In April of 1963, Kennedy entered into a written agreement with the Company. Under the agreement Kennedy was authorized to solicit purchasers of cooking and eating utensils made by the Company. It was contemplated that he would do so in the Counties of Luzerne and Lackawanna, Pennsylvania, on a non-exclusive basis. The Company agreed to ship all "Wear-Ever" products included in orders sent in by him "that have been accepted by the Company." He was to be paid a commission on all sales except those products sold at or below the current retail price list. He was to be allowed a 30% commission on all cash sales except those products classified as "Special for Shoppers" and 20% on sales paid for under the Company's deferred payment plan. He was required to post a $200 performance bond for which he paid the annual premium of six dollars. The agreement was automatically renewable for successive terms of one year each unless prior to December 31st of any year either party notified the other to the contrary.*fn1
At the time he entered into the agreement, Kennedy was employed by the Social Security Administration, and therefore was not free to devote full time to soliciting orders for "Wear-Ever" cooking utensils. During his first week, he was required to undergo a training program by accompanying other Company distributors during the day as an observer and then in the evenings he attended "drill classes" conducted by employees of the Company. At these classes he reviewed the day's transactions, observed demonstrations on how to show the products to specific advantage and learned some of the techniques used by distributors in obtaining orders. He was instructed not to tell untruths about the products to potential customers. For example, he could not tell them that if they cooked food in "Wear-Ever" products, it would be better for them or that less food would be required to satisfy their hunger.*fn2 He was told that he was not permitted to increase or cut prices.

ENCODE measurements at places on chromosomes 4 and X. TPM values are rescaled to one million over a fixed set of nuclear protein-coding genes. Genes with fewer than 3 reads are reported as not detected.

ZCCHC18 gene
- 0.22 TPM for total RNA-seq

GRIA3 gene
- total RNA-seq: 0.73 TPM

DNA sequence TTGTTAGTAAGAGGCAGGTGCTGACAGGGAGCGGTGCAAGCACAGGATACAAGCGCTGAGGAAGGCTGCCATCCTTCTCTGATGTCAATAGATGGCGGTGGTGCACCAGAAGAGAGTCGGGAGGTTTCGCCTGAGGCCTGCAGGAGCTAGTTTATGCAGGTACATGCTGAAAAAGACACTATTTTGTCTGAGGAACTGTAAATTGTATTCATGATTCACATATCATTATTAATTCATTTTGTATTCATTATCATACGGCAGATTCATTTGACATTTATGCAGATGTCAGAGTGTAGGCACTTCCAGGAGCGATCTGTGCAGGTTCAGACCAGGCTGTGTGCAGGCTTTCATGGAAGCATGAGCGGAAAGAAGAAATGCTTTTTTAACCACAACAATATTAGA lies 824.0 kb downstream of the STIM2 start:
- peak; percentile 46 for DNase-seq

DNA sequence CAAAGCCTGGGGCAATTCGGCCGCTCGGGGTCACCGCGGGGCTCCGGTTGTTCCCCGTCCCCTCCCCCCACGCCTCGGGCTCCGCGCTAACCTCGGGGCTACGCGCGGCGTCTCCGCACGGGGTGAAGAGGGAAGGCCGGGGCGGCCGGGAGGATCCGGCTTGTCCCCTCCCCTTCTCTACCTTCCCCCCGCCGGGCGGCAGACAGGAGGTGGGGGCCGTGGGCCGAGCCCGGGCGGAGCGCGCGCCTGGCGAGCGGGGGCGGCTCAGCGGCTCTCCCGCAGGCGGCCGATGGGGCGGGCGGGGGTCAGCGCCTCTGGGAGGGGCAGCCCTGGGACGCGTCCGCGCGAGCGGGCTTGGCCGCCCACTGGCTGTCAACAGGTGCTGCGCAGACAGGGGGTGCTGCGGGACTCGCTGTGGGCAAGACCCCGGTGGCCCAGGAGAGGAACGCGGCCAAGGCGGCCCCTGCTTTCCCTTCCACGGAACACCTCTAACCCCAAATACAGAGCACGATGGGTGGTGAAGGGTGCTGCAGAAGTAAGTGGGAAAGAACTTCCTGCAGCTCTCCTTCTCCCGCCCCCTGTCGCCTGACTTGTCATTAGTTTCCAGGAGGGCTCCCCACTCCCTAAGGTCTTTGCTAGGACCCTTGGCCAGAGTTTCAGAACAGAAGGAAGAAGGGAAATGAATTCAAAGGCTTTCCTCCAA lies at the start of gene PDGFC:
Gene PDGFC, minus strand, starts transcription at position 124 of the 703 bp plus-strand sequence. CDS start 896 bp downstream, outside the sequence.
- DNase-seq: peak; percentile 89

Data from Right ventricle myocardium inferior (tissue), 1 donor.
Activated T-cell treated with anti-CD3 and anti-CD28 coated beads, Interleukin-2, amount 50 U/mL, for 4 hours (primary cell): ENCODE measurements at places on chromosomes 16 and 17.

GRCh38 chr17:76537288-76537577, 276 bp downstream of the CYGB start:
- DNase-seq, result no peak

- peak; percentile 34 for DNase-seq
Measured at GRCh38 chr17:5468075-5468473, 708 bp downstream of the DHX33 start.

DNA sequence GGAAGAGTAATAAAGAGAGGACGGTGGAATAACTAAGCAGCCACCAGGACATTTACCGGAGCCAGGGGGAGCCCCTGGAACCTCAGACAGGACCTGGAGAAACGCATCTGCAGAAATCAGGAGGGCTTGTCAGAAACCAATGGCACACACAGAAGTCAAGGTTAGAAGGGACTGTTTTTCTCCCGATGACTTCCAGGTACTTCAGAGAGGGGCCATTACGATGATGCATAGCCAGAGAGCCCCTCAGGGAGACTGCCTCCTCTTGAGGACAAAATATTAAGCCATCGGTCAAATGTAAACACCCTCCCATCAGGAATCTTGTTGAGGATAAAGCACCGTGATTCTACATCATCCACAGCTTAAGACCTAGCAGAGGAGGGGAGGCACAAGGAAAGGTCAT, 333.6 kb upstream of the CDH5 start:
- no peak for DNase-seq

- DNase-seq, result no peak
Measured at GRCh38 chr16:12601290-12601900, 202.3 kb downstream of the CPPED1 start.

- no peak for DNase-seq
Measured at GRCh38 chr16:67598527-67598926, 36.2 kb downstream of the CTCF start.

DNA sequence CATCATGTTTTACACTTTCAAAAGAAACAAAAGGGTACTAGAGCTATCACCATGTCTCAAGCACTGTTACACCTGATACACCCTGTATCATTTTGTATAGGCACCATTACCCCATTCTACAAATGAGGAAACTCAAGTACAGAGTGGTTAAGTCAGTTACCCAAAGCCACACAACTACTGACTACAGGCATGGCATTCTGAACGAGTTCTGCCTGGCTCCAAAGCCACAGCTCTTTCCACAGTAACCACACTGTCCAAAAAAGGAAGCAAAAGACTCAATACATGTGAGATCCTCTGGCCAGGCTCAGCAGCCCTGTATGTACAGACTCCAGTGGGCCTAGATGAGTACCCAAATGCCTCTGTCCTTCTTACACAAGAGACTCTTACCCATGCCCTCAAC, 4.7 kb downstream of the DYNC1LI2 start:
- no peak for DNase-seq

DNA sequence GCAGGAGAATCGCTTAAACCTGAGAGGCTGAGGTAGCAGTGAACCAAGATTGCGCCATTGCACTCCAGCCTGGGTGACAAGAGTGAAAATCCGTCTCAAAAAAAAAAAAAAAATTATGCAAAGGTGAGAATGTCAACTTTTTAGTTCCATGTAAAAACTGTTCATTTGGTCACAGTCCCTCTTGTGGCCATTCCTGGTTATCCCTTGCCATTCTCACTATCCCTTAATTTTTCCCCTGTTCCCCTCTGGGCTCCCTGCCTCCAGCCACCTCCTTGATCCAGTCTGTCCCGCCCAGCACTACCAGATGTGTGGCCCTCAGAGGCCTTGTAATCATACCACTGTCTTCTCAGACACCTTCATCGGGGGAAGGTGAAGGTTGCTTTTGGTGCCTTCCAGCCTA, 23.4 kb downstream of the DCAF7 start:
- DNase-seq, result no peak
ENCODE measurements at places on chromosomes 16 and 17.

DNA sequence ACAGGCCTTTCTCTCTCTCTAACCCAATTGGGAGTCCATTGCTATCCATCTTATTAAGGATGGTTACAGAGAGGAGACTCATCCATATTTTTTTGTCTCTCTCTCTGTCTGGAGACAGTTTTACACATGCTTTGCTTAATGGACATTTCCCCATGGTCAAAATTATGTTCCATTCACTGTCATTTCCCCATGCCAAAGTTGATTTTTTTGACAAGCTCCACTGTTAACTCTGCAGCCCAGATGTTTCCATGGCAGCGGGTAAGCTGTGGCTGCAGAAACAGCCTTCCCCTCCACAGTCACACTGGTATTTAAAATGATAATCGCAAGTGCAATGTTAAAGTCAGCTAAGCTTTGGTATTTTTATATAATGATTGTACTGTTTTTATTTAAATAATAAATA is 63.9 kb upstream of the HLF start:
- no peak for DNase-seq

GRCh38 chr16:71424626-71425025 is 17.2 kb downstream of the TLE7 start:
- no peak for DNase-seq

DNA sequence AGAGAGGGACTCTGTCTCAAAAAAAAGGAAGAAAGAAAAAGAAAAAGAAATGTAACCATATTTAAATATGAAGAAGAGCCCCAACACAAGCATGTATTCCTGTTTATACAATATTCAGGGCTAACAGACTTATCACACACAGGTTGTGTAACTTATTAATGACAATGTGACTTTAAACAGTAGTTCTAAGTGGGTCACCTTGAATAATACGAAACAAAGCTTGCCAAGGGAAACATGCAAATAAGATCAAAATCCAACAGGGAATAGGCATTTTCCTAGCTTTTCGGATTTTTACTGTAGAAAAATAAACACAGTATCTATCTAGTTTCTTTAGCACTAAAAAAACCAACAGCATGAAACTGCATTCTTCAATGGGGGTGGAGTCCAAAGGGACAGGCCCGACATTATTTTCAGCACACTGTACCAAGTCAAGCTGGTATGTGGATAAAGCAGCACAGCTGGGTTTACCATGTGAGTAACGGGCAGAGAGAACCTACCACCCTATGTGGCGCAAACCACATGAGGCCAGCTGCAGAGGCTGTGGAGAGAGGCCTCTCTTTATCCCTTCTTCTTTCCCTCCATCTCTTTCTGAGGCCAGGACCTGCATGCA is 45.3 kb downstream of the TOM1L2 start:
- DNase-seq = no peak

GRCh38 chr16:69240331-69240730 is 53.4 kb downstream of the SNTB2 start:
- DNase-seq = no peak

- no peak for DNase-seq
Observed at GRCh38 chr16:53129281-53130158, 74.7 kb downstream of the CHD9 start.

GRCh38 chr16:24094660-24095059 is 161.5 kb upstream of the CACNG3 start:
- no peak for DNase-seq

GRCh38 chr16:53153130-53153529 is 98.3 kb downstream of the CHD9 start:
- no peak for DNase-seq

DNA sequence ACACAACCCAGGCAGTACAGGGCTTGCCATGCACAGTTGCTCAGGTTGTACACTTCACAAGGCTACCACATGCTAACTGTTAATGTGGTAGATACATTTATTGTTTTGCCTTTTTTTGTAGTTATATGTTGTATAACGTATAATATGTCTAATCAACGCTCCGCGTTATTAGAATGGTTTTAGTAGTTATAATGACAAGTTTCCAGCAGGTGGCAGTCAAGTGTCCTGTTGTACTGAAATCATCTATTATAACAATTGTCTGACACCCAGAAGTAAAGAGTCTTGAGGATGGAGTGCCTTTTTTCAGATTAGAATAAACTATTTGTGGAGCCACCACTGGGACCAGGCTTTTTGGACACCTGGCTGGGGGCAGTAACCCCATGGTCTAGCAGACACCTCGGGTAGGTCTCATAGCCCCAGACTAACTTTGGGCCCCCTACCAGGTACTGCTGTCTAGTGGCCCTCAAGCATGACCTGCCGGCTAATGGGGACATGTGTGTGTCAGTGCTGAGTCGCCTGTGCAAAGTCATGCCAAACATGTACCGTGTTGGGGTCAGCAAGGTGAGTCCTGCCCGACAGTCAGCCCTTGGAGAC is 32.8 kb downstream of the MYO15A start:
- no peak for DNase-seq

Thereafter, Kennedy sought out customers in the territory allotted him in the agreement and took their orders. He carried pamphlets, with his name stamped on them, showing all the "Wear-Ever" products. He would leave one of them with a potential customer. He sometimes brought along samples for demonstration purposes. When he obtained an order he was required to report in the written application that he received payment in cash (including sales tax) or a down payment of at least 20% of the list price determined by the Company, otherwise the order would not be approved by the Company. Although he accepted credit applications, Kennedy had no authority to vary the terms of a proposed sale or to extend credit. He turned in his orders, some with credit applications, to the Company's office for its approval, retaining his commission. If an order was not accepted, he was required to return the commission to the customer. On occasions, without the consent of the Company, he had accepted less than his allotted commission.*fn3 This was the only way he could vary the price. None of Kennedy's orders were turned down by the Company. When an order was accepted as a sale, the Company sent the products to the customer and bore the expense of shipment. The Company was responsible for collecting any balance due and the sales tax.
The Company employed a divisional sales manager for each of its territories. An order of Kennedy's taken outside his assigned territory would not by accepted by the Company unless it was ...